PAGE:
Filling 1 1/2 pounds cream cheese, at room temperature 1/2 cup packed light brown sugar 1/4 cup granulated sugar 2 large eggs 2 large egg yolks 1 1/2 tablespoons all-purpose flour 2 teaspoons pumpkin pie spice 1 cup solid-pack pumpkin purée (not pumpkin pie mix) 1/2 cup créme fraîche, homemade or storebought, or sour cream 2 teaspoons pure vanilla extract Directions 1. Preheat the oven to 350 F. Lightly butter an 8- or 81/2-inch springform pan. 2. To make the crust: Stir together all of the ingredients in a medium bowl until the crumbs are moistened. Press the mixture over the bottom and up the sides of the pan. Bake the crust for 10 minutes. Let cool completely on a wire rack. Increase the oven temperature to 425 F. 3. To make the filling: With an electric mixer on medium speed, beat the cream cheese, brown sugar and granulated sugar in a large deep bowl until light and fluffy. Beat in the eggs and then the egg yolks one at a time, beating well after each addition. Add the flour and pumpkin pie spice and beat on low speed until just combined. Add the pumpkin purée, créme fraîche and vanilla, and beat until just combined. Pour the filling into the shell. 4. Place the cheesecake on a baking sheet and bake for 15 minutes. Reduce the oven temperature to 250 F and continue baking for 1 hour. 5. Turn the oven off and let the cheesecake cool in the oven for 21/2 hours. Then transfer to a wire rack and let cool to room temperature. Refrigerate, tightly covered, for at least 10 hours, until thoroughly chilled and set, or for up to 2 days. 6. To serve, run a knife around the side of the cheesecake and remove the side of the pan. Serve slightly chilled or at room temperature, cut into thin wedges with a sharp knife dipped into hot water and wiped dry after each cut.
Plain Pie Pastry
Raisin Filling 2/3 cup raisins 6 tablespoons water 1/2 teaspoon lemon juice 1/4 cup light corn syrup 1 1/2 teaspoons all-purpose flour 1 1/2 teaspoons sugar 2 apples (preferably a tart variety) 1/4 cup brown sugar 1/2 cup sugar 1/4 teaspoon ground cinnamon 1/2 teaspoon ground nutmeg 1 1/2 teaspoons cornstarch Icing 1 2 1
cup confectioners’ sugar tablespoons water tablespoon butter, softened
Directions 1. To make the raisin filling, combine the raisins, water and lemon juice in a heavy saucepan over medium heat. Bring to a boil, then lower the heat to mediumlow and cook, stirring occasionally until the raisins are plump, about 15 minutes.
4 slices sourdough bread 2 teaspoons whole-grain mustard 1/3 large firm-tart apple (about 3 ounces, unpeeled, cored and sliced very thin 4 ounces sharp Cheddar, aged Gouda, Gruyere, or Havarti cheese, thinly sliced 1. You’ll need one large skillet and one medium-size one, preferably cast-iron (the heavier the better). Set both skillets over medium heat and let them get hot. 2. Meanwhile, butter one side of each bread slice; then lay slices butter-side down on your cutting board. Spread equal portions of mustard on two slices; then divide apple slices into two portions and lay on top of mustard. Divide cheese slices and lay over apples. Top sandwiches with remaining bread slices, buttered-side up. 2. Lay sandwiches in the large skillet. Cook until bottoms are browned, 3-4 minutes; then flip. Set the preheated medium-size skillet on top of sandwiches as a press. (If your skillet isn’t heavy, weigh it down with a water-filled kettle or a few large cans of tomatoes.) Cook until both sides are evenly browned, about 2 minutes more.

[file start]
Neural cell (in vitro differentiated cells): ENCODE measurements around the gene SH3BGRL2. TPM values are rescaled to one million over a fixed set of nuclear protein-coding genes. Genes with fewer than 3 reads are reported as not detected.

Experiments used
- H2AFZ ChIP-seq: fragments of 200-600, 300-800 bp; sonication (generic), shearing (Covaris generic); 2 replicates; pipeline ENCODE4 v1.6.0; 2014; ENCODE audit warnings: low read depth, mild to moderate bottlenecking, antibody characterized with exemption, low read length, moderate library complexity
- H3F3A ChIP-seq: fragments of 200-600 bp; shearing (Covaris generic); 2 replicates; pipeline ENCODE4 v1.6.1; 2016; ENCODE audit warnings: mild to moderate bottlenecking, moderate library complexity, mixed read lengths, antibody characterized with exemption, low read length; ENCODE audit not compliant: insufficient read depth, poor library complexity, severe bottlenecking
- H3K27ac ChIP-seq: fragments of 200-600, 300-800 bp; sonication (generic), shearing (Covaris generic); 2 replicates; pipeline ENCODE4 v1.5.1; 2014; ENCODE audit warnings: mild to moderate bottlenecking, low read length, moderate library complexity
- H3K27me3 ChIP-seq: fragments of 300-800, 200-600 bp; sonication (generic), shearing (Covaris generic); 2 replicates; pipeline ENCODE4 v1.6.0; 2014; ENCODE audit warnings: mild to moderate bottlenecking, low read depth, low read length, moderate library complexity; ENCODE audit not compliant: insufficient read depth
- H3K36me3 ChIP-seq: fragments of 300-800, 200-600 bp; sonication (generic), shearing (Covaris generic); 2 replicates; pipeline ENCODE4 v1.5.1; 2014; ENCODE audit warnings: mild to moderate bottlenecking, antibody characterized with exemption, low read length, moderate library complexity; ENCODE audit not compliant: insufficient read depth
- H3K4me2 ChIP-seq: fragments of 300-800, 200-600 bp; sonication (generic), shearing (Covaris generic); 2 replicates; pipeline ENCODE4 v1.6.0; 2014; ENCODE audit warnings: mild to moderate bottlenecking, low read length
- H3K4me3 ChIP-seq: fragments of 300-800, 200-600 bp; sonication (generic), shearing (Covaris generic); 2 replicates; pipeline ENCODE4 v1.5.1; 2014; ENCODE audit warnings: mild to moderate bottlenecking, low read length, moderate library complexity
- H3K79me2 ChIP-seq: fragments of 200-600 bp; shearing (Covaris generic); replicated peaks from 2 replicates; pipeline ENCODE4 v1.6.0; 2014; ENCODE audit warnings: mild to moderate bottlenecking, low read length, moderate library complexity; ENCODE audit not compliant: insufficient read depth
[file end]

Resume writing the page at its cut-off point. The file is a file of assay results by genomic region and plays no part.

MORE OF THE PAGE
2. Separately, combine the corn syrup, flour and sugar and mix well, then add to the raisins and continue cooking, stirring occasionally, until thick and syrupy, about 10 minutes. Remove from the heat and cool until the mixture is just warm, about 10 to 15 minutes. 3. Preheat the oven to 400 F. Line a 9-inch pie plate with 1 rolled-out crust. 4. Peel the apples, cut them into thin wedges, and put them in a large bowl. Separately, combine the sugars, cinnamon, nutmeg, and cornstarch, then add to the apples and gently stir until evenly mixed. 5. Spread the apple mixture in the crust in an even layer, then spread the raisin filling evenly over the apples. Brush the rim of the crust with water, cover with the second rolled-out crust, seal and flute or crimp the edges, and cut a steam vent in the center. 6. Bake for 40 to 50 minutes, until golden brown. Cool on a wire rack for 1 to 2 hours, until completely cool. 7. To make the icing, combine the sugar and water and mix well. Add the butter and mix until smooth. Brush over the top of the cooled pie before serving.
With satellite offices in Saranac Lake, Plattsburgh, Massena, Malone, Ticonderoga and Elizabethtown
PRIME |FALL 2016
We’re so much more than just your hometown paper. THREE SEEK NACS BOARD SEATS | A3
KIDS HIT PAY DIRT AT DOZERFEST | A6
TI DEFEATS AUSABLE VALLEY IN CVAC SOFTBALL | B1
The hometown newspaper of Clinton, Essex and Franklin counties
SATURDAY, MAY 16, 2015
PLATTSBURGH, N.Y. 12901
Tsarnaev gets death penalty |FALL PRIME | FALL 2014
BY DENISE LAVOIE AP Legal Affairs Writer
$1.00 THETHE ADIRONDACK IMPACT ADIRONDACK
Man sentenced for attack at Boston Marathon in 2013 is likely to go through years of appeals. The execution would be carried out by lethal injection. “Now he will go away and we will be able to move on. Justice. In his own words, ‘an eye for an eye,’” said bombing victim Syd Sydney Corcoran, who nearly bled to death and whose mother lost both legs.